London - Turkey's lira extended gains on Tuesday, supported by the possibility of an aggressive interest rate hike, while other emerging currencies and stocks rose on growing expectations more developing countries would tighten policy.
The benchmark MSCI emerging equity index rose half a percent, having fallen for three straight days to hit a 4-1/2 month low on Monday, while emerging sovereign dollar bond spreads tightened by 3 basis points.
The lira rose almost 1 percent to trade about 7 percent off Monday's record lows, thanks to expectations that Turkey's central bank will raise its benchmark rates at its first extraordinary monetary policy meeting since Aug 2011.
It is expected to raise rates by 225 basis points to 10 percent, according to a Reuters poll of analysts, in what would effectively mark the end of its so-called unorthodox monetary policy.
Expectations are growing that more emerging central banks will tighten monetary policy after India unexpectedly raised its policy rate by 25 bps to counter inflation.
Brazil, South Africa and Indonesia - part of what has been dubbed the Fragile Five economies which have a strong reliance on external capital - may follow suit.
“The trigger for stability is emerging central bank action. If Turkey does something it will help,” said Sebastien Barbe, head of emerging market strategy at Credit Agricole in Paris.
“We expect the Turkish central bank to hike rates by 150-200 bps. If they do that it will allow stabilisation in the lira at least in the short term.”
Barbe however, like most analysts, does not expect any action from South Africa when the central bank meets later this week.
The rand was up 0.3 percent at 11.03 per dollar, off its five-year low hit on Monday.
Tradition Analytics said no rate hike from South Africa would leave the country's assets more exposed.
“The rand and bonds will be increasingly exposed to the current offshore dump of emerging market assets without an adequate interest rate buffer,” it said.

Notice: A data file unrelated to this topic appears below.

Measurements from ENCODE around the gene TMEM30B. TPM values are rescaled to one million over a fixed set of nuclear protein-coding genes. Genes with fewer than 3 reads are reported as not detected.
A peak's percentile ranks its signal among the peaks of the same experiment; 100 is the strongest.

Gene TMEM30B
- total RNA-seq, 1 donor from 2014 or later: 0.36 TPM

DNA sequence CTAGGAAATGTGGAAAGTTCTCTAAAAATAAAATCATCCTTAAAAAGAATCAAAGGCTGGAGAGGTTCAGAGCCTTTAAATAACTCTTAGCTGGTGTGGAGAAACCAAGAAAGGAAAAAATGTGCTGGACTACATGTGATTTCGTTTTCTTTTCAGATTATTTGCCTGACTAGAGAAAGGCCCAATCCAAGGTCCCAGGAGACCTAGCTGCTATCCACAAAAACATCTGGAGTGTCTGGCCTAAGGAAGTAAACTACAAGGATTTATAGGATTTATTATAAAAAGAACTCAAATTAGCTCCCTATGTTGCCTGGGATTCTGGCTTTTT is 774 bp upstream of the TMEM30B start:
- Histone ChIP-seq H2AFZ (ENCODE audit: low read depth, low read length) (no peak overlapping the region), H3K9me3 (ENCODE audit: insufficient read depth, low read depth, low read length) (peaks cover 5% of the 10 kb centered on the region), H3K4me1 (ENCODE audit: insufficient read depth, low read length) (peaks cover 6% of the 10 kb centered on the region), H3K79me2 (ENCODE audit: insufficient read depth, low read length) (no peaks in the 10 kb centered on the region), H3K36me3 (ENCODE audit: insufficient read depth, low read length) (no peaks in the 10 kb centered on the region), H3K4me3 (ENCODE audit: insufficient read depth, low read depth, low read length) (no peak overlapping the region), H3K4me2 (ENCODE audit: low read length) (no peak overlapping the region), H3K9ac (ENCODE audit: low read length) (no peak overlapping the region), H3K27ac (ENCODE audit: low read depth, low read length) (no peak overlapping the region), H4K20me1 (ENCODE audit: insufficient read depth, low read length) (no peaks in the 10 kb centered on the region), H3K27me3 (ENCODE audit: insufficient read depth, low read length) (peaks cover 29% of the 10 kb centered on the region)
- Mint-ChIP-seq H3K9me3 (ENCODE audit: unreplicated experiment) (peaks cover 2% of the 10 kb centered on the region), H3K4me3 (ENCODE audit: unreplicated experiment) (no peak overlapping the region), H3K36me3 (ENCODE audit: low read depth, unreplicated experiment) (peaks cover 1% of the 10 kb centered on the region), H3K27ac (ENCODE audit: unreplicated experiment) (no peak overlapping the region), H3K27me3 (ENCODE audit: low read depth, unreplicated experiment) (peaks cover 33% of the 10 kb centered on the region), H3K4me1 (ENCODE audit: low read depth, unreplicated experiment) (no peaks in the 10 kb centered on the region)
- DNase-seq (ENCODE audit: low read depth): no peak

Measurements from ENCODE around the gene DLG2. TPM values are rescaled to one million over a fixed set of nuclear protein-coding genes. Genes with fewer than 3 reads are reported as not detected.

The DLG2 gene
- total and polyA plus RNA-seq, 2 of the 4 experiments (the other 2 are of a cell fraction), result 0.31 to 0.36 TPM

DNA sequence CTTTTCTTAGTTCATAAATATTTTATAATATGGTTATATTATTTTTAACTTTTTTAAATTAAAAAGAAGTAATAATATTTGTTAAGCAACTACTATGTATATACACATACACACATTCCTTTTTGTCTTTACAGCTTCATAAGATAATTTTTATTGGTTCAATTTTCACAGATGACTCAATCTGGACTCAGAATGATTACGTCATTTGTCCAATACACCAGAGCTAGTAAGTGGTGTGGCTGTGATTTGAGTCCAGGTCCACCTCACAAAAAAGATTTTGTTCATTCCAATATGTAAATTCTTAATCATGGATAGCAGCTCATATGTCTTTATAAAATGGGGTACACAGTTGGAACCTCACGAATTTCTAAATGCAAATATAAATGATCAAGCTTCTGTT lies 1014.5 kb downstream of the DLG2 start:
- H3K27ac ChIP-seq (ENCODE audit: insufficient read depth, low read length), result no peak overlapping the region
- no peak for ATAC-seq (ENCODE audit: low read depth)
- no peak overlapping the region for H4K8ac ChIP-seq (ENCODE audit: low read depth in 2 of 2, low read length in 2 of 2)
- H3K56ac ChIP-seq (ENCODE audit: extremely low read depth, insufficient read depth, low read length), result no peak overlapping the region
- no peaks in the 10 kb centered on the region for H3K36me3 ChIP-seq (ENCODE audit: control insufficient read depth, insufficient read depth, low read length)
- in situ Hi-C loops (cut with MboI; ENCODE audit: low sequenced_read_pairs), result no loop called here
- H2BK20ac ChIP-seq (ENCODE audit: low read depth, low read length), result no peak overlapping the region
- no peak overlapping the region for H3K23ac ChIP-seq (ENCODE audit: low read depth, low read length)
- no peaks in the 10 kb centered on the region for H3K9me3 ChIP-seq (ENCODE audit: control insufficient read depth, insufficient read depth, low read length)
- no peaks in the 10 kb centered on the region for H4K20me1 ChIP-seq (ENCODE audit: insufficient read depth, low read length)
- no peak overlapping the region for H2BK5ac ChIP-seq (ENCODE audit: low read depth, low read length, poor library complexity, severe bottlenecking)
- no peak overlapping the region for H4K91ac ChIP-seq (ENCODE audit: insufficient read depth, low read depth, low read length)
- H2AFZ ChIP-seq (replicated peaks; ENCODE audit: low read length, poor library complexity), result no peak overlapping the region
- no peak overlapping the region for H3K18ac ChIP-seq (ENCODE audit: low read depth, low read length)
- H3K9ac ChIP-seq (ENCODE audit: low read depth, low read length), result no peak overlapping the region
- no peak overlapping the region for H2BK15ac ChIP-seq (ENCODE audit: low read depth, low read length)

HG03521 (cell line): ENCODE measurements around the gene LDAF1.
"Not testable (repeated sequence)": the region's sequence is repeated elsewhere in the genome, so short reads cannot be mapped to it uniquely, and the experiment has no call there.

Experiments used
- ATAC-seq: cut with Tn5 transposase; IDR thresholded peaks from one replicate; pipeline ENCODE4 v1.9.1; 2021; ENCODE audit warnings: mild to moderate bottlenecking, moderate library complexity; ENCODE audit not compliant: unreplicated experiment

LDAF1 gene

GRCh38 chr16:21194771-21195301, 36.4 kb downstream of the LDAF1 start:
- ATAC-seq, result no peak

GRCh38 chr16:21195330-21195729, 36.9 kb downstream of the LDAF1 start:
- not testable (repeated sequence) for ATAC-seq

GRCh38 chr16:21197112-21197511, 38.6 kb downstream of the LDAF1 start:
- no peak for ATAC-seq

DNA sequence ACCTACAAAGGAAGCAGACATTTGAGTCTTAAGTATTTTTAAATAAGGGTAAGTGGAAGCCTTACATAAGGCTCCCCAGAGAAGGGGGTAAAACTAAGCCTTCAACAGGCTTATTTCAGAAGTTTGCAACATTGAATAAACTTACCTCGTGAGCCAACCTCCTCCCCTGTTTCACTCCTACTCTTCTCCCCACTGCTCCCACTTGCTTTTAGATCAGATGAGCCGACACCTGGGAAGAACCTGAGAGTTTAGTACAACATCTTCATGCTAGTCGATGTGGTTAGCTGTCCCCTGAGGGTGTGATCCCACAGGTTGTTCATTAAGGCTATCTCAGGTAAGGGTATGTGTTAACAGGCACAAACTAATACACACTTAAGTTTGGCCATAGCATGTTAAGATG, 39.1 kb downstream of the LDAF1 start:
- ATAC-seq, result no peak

Following the rate hike, the Indian rupee rose 0.7 percent to 62.65 to the dollar.
The benchmark 10-year bond gained slightly on the day while shares lost 0.2 percent.
New cash injections from China's central bank and a deal from a trust firm that averted a possible default for a wealth-management product also helped stabilise China, which many emerging economies are geared to.
“The 'managed default' successfully staves off a potentially disruptive default during the Chinese New Year period and the hope is that it limits any systemic ripple effects,” Deutsche Bank said in a note to clients.
In the long term however, investors are concerned about the effects of China's economic slowdown and the Federal Reserve's plan to scale back its monetary stimulus.
The Fed is expected to announce a further $10 billion cut in its bond buying at a meeting this week.
Ukraine's hryvnia rose 0.3 percent from four-year lows against the dollar after the central bank offered to sell dollars at 8.40.
The currency has been under pressure as concerns intensified about the damage to the heavily indebted economy from two months of unrest.
Prime Minister Mykola Azarov offered his resignation on Tuesday.
A faithful lieutenant of President Viktor Yanukovich, Azarov backed the decision in November to walk away from a free trade agreement with the European Union, defending the need for closer economic ties with Russia. - Reuters